2. Use Game Days / White Hat Hacking with focus on AI-attacks
  3. Use AI against AI
    1. Adversarial Machine Learning
    2. E.g., Cyber Grand Challenge

And at this point I would like to propose some research questions:

  1. To what extent can the malicious use of AI already be mitigated in the architecture of the network?
  2. How can AI be used to detect multimedia fake news ?
  3. To what extent can technical measures certify the authenticity of video, images and audio data?
  4. What impact will the expansion of image- and sound-generation have on the future of authentication?

More interesting but also quite detailed research questions have been formulated by the Future of Life institute and can be found here.

Conclusion:

The malicious use of artificial intelligence will become a difficult problem in the following years for our digital and political security. Especially users of social networks will have to deal with influence campaigns, spear phishing and particularly fake news. We will have to question the authenticity of audio, image and video data and can no longer believe in what we see or hear.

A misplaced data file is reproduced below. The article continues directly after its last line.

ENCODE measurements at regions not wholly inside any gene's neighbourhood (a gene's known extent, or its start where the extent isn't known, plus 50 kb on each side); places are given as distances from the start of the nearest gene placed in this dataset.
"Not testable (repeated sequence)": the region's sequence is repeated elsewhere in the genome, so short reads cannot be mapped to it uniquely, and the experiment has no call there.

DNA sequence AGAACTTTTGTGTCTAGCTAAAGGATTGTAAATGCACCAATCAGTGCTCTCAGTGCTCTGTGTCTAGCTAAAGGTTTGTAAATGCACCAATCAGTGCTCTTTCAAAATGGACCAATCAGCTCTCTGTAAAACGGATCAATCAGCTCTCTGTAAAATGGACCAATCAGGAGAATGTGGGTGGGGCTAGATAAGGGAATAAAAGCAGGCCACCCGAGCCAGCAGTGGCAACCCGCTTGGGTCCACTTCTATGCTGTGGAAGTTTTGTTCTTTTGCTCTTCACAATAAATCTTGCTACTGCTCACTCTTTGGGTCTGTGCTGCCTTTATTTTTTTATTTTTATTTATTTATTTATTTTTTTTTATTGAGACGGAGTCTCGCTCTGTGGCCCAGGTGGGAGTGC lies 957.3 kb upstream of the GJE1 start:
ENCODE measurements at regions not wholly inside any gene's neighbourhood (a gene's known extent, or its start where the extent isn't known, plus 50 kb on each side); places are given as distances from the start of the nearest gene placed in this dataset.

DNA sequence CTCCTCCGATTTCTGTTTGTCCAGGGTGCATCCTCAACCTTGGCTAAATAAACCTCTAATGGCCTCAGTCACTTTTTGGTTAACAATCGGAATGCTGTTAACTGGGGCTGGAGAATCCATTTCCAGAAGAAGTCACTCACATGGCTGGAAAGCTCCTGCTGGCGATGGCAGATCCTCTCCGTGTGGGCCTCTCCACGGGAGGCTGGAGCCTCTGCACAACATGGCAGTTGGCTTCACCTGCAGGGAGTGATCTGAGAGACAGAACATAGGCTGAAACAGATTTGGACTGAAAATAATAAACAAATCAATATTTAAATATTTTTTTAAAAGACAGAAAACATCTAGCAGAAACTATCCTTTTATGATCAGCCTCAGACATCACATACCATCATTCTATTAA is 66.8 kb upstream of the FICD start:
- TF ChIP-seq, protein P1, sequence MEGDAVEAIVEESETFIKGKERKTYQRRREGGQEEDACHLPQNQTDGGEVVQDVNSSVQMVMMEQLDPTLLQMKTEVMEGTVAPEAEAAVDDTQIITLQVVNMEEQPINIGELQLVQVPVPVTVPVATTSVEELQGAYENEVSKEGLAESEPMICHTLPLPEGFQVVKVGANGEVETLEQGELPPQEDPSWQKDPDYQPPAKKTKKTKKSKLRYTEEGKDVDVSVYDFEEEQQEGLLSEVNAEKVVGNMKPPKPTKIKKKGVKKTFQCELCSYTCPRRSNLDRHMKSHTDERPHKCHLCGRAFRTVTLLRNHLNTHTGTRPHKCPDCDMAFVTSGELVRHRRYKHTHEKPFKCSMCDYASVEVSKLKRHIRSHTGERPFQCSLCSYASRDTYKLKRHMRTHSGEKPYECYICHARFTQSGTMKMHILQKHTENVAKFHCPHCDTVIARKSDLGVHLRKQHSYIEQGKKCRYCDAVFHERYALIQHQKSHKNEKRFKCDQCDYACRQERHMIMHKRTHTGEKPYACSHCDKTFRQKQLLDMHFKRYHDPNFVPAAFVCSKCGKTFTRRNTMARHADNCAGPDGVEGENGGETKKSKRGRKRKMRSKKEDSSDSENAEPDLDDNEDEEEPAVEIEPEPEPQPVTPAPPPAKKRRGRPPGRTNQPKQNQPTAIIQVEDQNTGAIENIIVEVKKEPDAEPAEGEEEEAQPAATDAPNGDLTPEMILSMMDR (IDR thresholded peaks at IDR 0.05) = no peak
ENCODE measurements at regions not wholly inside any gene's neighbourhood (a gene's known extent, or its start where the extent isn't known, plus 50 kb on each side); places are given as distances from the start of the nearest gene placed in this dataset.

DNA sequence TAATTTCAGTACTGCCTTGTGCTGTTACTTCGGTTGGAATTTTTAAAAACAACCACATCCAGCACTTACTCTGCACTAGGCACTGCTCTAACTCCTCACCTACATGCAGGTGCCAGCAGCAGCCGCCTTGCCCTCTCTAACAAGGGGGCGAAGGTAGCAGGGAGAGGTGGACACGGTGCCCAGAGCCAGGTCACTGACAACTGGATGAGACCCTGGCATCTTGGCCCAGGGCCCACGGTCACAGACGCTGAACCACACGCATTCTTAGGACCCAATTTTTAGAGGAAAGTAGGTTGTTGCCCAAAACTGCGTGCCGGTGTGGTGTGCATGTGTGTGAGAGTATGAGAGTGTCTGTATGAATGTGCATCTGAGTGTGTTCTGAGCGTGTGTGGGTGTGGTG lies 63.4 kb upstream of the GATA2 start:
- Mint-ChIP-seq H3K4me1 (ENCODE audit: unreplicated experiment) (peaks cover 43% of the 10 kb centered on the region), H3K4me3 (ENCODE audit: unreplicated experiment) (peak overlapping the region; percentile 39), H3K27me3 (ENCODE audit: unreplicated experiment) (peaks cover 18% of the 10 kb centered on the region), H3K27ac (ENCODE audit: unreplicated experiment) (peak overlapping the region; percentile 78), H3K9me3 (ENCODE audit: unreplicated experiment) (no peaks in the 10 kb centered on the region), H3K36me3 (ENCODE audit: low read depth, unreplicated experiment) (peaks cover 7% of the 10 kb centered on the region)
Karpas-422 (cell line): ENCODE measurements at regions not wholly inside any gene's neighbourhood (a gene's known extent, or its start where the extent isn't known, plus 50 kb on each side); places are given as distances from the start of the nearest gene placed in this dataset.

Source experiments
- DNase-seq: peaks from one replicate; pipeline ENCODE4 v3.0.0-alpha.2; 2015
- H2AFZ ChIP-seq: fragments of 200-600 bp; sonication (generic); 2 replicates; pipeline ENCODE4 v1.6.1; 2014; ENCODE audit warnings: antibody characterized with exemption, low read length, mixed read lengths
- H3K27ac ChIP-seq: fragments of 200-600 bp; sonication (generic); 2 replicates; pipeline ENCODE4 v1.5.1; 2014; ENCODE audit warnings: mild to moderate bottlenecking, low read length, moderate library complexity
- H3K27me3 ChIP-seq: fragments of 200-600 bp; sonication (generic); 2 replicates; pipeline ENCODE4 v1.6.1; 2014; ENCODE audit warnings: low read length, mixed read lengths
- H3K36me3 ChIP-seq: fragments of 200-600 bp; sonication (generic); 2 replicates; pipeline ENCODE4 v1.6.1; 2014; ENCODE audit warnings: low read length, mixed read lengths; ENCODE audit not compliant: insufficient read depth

However it lies in our hands to influence how strong the threats will actually become. Most of all it’s important to call attention of the threats and to initiate prevention measures. AI developers should be aware of their responsibility and the government should support security research.

Artificial intelligence is a great chance but we should remember Stephen Hawking’s words:

“Artificial Intelligence will be either the best or worst thing for humanity.”

… and it is up to us in which direction things will develop.

 

 

Sources & References

A big part of this blog post has references to the great report “The Malicious Use of Artificial Intelligence: Forecasting, Prevention, and Mitigation” (Miles Brundage et al., 2017) from the University of Oxford.

Other resources and references are: